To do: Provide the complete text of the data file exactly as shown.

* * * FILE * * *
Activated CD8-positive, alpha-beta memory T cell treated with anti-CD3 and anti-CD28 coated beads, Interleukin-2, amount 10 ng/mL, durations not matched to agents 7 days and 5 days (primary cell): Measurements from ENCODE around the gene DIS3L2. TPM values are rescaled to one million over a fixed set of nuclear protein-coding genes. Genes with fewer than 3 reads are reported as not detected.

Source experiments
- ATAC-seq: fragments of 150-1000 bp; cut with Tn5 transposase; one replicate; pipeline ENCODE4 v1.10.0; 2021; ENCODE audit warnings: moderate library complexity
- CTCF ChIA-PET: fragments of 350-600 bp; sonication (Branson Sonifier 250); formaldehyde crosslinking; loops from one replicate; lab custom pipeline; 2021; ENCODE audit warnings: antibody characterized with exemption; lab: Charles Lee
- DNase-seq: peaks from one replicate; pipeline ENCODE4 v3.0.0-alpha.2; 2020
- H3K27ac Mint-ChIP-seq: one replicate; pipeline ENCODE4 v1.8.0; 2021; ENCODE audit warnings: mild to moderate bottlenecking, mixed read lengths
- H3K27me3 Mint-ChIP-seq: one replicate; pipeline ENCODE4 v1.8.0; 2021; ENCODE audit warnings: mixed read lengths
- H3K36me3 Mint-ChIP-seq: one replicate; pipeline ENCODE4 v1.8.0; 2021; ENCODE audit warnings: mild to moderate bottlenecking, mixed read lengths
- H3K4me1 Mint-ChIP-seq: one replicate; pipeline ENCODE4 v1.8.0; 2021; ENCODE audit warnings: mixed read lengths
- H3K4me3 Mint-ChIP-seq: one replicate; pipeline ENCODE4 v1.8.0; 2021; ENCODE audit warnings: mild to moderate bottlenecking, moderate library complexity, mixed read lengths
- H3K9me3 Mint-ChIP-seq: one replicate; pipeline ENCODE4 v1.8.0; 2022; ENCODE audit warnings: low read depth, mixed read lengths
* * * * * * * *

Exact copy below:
Activated CD8-positive, alpha-beta memory T cell treated with anti-CD3 and anti-CD28 coated beads, Interleukin-2, amount 10 ng/mL, durations not matched to agents 7 days and 5 days (primary cell): Measurements from ENCODE around the gene DIS3L2. TPM values are rescaled to one million over a fixed set of nuclear protein-coding genes. Genes with fewer than 3 reads are reported as not detected.

Source experiments
- ATAC-seq: fragments of 150-1000 bp; cut with Tn5 transposase; one replicate; pipeline ENCODE4 v1.10.0; 2021; ENCODE audit warnings: moderate library complexity
- CTCF ChIA-PET: fragments of 350-600 bp; sonication (Branson Sonifier 250); formaldehyde crosslinking; loops from one replicate; lab custom pipeline; 2021; ENCODE audit warnings: antibody characterized with exemption; lab: Charles Lee
- DNase-seq: peaks from one replicate; pipeline ENCODE4 v3.0.0-alpha.2; 2020
- H3K27ac Mint-ChIP-seq: one replicate; pipeline ENCODE4 v1.8.0; 2021; ENCODE audit warnings: mild to moderate bottlenecking, mixed read lengths
- H3K27me3 Mint-ChIP-seq: one replicate; pipeline ENCODE4 v1.8.0; 2021; ENCODE audit warnings: mixed read lengths
- H3K36me3 Mint-ChIP-seq: one replicate; pipeline ENCODE4 v1.8.0; 2021; ENCODE audit warnings: mild to moderate bottlenecking, mixed read lengths
- H3K4me1 Mint-ChIP-seq: one replicate; pipeline ENCODE4 v1.8.0; 2021; ENCODE audit warnings: mixed read lengths
- H3K4me3 Mint-ChIP-seq: one replicate; pipeline ENCODE4 v1.8.0; 2021; ENCODE audit warnings: mild to moderate bottlenecking, moderate library complexity, mixed read lengths
- H3K9me3 Mint-ChIP-seq: one replicate; pipeline ENCODE4 v1.8.0; 2022; ENCODE audit warnings: low read depth, mixed read lengths